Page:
So, why not? Here’s a list of my favorite female artists, along with a few of my favorite tracks of theirs. This women’s history month, let’s take a minute to celebrate them.
Marina and the Diamonds
When I set out to write this, Marina was absolutely the first artist who came to mind. And that’s what Marina is – an artist. All of her albums are statements, incredibly put-together with such a cohesive message and aesthetic that it’s almost magical.
I was introduced to Marina through her album, “Electra Heart,” and the thing about that album is, if you just listen to one or two tracks off of it, you might be fooled into thinking Marina’s aesthetic is just there for aesthetic’s sake. However, take a listen to the whole album and you’ll find it an incredibly insightful deconstruction of the various stereotypes placed on women. From the Homewrecker to the Heartbreaker to the Housewife, Marina shows an incredible insight into the downfalls and shortcomings of every false image she takes on.
Not to mention, looking past the social commentary and artistry of every song she’s ever created, Marina also has an incredibly powerful voice to back it up. I’ve yet to find a song of hers I don’t like – from the beginning of her career to now.
She’s a unique voice in music, and one I will continue to return to, time and time again.
If ever there was a renaissance woman in music, look no further than Claire Boucher, otherwise known as Grimes. She’s not only the face of her musical act… she’s the writer, the producer, the performer. She directs all of her music videos, and illustrates all of the art that goes on her album and track covers. Basically anything you see or hear in any of these videos – yep, that’s Claire Boucher.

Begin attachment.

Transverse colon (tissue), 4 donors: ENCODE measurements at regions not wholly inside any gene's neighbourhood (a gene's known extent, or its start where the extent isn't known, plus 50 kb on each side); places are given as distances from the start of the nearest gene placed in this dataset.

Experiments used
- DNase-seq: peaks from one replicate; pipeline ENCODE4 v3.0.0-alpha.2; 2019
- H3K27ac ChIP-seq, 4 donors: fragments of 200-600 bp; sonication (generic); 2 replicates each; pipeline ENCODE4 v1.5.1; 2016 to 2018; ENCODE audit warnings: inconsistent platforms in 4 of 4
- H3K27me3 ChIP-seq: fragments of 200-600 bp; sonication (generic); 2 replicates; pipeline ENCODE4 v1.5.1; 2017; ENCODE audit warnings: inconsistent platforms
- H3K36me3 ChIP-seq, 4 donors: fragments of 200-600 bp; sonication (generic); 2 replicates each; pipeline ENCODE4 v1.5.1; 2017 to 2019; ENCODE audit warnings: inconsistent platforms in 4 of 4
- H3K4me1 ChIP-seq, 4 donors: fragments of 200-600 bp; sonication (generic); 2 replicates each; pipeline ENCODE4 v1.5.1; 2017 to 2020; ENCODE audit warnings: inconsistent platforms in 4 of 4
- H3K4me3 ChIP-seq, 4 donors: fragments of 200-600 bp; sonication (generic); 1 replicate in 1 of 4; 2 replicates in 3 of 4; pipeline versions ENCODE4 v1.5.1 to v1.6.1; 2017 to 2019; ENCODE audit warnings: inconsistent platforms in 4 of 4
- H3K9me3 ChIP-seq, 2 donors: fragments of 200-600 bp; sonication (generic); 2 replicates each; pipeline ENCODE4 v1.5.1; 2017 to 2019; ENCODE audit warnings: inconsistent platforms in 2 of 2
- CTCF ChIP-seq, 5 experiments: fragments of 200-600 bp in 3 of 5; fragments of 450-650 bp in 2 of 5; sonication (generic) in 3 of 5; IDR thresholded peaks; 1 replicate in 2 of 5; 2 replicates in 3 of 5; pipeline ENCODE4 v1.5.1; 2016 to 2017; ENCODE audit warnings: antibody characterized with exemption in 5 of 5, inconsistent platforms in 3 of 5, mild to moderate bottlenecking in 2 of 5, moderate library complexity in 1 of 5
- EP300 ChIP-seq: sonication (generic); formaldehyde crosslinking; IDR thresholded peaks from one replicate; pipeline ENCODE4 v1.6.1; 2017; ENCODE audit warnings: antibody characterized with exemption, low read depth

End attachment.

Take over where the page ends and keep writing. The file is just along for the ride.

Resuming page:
Sure, yeah, her particular style and aesthetic can be a little hard to swallow at first. Believe me – it took a bit of listening to get used to her slightly off-kilter approach to music.
But really, all it took me was a few minutes to read the lyrics and meanings of all of the songs on “Artangels” (her newest and honestly most incredible album), to completely hop on board with every strange image she creates. Gorey or adorable or creepy or beautiful… I love it all.
Her lyrics are incredibly in-depth, her songs are unique and authentic… I couldn’t recommend the music of the one and only Grimes more highly.
I’m a casual fan of Broadway, but I usually find my specialties and tastes lie more in musicians rather than musicals… but Vienna Teng melds the positives of both styles. Each one of her songs tells a different story in such a meaningful way.
Vienna’s voice is warm and calming, but her lyrics are poetry – mixing gorgeous language with incredible storytelling. Plus, she tends to opt for classical instrumentation, clarinets and strings and sometimes just a simple piano.
It’s maybe contradictory to talk about Vienna’s Broadway appeal in the same breath as her subtlety, but trust me, just give it a listen. She doesn’t need big boisterous numbers to sell the drama of the stories she’s telling. All she needs is her incredible skill with the written (sung?) word.
This is possibly my nerdiest review of a musician yet, but come on. Vienna melds all the things I love together: stories, an attention to detail, and incredibly-written lyrics. Give her a listen, you won’t regret it.
I feel like I’ve loved Regina Spektor for as long as I’ve loved music. That’s maybe a bit of an exaggeration, but there’s just something about her that has appealed to me from a really young age all the way until now.
Certainly, she has a beautiful voice. But it’s what she does with it – the frank, earnest lyrics she performs and the sometimes goofy vocal effects she uses so often to make her point. Regina has the talent and the looks to stand and sing ballads all day long, but she doesn’t.
Instead, she brings a real energy to every song she performs – a dose of humor alongside her sometimes blunt portrayal of life. There’s a lot more to her than meets the eye – and she constantly proves it with each new song.